The list goes on, and includes some 500 licensed men and women working across the United States and Canada. Though they come from widely different backgrounds and lifestyles, they are united in their commitment to the preservation of bats. “Most people don’t realize how intelligent and valuable bats are,” says Lollar. But according to Melinda Alvarado, a bat rehabber working out of San Luis Obispo, California, all you have to do is meet a bat up close to be hooked. “They look right at you with their bright little eyes,” she says, “and you can see the intelligence and curiosity shining there.”

In this piece, For Love of Bats, I’ll tell E readers about the growing grassroots campaign to save one of the world’s most misunderstood and maligned creatures as seen through the eyes of several of America’s most well-respected bat rehabilitators. To help readers understand the importance of bats in preserving ecosystems I’ll talk to wildlife biologists who study bats and their habitats such as Drew Stokes of the USGS, Rick Sherwin of the University of New Mexico, and Bill and Dixie Pierson. Finally, I’ll debunk the most prevalent and destructive myths about bats by introducing your readers to some of the bat world’s most enchanting and memorable characters. Sidebars featuring information about some of the more unique bats of the world can be provided along with excellent photos by the award-winning nature photographer Scott Altenbach.

I am a freelance writer working out of Los Angeles with more than twenty years’ experience writing for a variety of industries and publications including Mother Earth News, House Beautiful, Backpacker, and the Japan Times. I am the author of the syndicated column, “Halfway Over the Hill” and the founder of an online school for journalists.

Thanks for considering my proposal. I look forward to hearing from you.

All the Best,

Jena Ball

The Nature of Writing (behind the query)
The Writer: Jena Ball

This idea started when I went to Nepal to do an assignment about a Nepali god. In Kathmandu, the trees are filled with bats. I’d never seen a bat and didn’t know what I was seeing. They were orange with black wings, and they were huge. Then, when I was shopping in the marketplace there, I thought this guy was trying to sell me silver—but he had a bat hanging inside his coat. Its body was about a foot long and it looked so sick. It was looking right at me. I could see that this was an intelligent animal, not a spooky, scary Halloween thing. So when I came back I started doing research.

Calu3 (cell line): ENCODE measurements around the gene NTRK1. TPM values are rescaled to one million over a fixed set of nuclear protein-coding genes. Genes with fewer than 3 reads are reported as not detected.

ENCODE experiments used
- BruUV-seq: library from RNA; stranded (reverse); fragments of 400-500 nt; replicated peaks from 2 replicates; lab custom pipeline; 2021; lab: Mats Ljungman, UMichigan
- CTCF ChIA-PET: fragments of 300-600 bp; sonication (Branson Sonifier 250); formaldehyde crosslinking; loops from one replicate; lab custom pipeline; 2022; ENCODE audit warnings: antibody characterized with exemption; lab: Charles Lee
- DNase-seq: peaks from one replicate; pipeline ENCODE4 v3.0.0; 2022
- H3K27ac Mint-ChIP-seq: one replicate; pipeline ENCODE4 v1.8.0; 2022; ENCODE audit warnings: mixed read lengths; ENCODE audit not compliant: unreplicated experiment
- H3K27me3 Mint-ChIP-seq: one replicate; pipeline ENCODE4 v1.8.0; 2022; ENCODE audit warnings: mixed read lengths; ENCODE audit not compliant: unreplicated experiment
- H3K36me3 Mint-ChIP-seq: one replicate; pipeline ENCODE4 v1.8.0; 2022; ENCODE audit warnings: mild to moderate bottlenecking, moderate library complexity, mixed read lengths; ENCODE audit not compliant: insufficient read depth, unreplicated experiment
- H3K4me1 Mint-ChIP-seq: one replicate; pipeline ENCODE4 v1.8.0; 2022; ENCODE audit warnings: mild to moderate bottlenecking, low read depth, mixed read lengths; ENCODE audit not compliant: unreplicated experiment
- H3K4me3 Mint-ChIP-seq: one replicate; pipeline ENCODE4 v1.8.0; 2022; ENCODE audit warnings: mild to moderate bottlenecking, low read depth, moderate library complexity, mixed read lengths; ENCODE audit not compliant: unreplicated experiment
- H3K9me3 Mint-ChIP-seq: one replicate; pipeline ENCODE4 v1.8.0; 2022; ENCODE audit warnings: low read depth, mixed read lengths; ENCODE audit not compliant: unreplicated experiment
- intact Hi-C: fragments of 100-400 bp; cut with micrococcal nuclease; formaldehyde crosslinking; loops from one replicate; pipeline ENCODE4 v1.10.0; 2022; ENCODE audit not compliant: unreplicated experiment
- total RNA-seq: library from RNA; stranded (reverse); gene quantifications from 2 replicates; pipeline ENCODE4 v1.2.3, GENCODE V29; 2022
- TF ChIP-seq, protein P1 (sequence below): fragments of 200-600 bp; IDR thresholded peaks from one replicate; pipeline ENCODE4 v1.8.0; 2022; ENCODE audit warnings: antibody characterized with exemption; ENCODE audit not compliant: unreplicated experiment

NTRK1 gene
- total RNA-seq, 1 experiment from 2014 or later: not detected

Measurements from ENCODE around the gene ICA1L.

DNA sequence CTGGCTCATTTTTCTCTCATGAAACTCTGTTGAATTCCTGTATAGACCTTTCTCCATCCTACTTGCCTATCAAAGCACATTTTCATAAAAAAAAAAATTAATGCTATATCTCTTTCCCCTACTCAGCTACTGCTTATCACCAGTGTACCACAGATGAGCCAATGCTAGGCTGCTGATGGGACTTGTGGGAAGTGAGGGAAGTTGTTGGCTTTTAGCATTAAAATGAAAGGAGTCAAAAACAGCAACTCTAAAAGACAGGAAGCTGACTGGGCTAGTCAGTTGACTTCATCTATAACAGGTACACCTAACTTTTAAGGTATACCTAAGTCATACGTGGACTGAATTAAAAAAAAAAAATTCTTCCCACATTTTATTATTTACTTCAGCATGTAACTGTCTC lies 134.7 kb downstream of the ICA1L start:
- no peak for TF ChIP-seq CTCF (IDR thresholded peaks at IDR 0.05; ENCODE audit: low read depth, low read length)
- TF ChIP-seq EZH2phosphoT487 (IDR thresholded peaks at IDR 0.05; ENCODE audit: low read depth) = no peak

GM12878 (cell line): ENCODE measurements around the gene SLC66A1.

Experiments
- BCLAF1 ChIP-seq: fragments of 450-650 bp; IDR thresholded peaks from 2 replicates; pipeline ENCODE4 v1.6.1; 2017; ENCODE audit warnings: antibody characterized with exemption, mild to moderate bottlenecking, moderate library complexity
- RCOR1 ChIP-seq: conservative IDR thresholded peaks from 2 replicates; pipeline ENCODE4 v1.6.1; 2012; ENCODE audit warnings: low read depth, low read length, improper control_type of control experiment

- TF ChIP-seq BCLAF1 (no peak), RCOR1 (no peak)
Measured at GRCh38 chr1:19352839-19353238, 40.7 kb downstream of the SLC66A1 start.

There’s a gal here in Northern California who has been rehabbing bats for over 20 years. I went to see her and got to meet her bats. Once you meet a bat you will never be the same—they’re so shy and so gentle. Certain species even purr. How anybody can be scared of one is beyond me.

To find sources to interview, I contacted Bat Conservation International, which has revolutionized people’s perception of bats. They have a networking newsletter. Amanda, the source in my lead knew the woman who is in Northern California. The bat community is really small.

I subscribe to E and I know they like a lot of facts and details. That’s pretty much my style. I try to move quickly and include a fair amount of description. The query was so detailed that I hardly had to write anything for the assignment itself. I offered a sidebar because this kind of publication likes tips.

This query was definitely overkill for the FOB he assigned, but I was pitching a feature.

The Editor: Brian Howard, Managing Editor (what he thought of the query)

Jena’s opening anecdote really grabbed me. It was really well written and engaging. I imagined it being a good lead for an article. I also thought it was funny because a lot of people think bats are creepy.

The quotes were good because they showed that she’s serious and has a good reputation and researching skills. We get a lot of queries that are just people’s personal thoughts on something. We also sometimes get people with an academic background who have good research skills but aren’t experienced in talking with people. I can understand that in other publications you can report from research journals, but our format is to have live quotes.

This was a little longer than the average query, but it’s organized well. Including a sidebar idea was a good move because it showed how serious Jena was and that she had a good command of the subject. We didn’t end up running the sidebar, though, because in the section of the magazine where we ended up running the article we never run sidebars.

The fact that Jena offered photos made us want to go with the idea a little bit more. It seemed like she was very professional and could make our jobs easier. We did use some of the photos.
Using new-to-us writers is somewhat of a risk. We’ve had the whole spectrum of experiences with new writers, from great to pretty bad. We try to be careful. Because we’re independent, we don’t pay as much as the big magazines, so we end up working with more new writers and writers who are starting out.

Jena’s query had a good combination of color, direct reporting, and facts, and also a kind of a unique take. We see a lot of queries with angles we’ve recently covered, and this is something we hadn’t done.

From Pitch to Published can be found at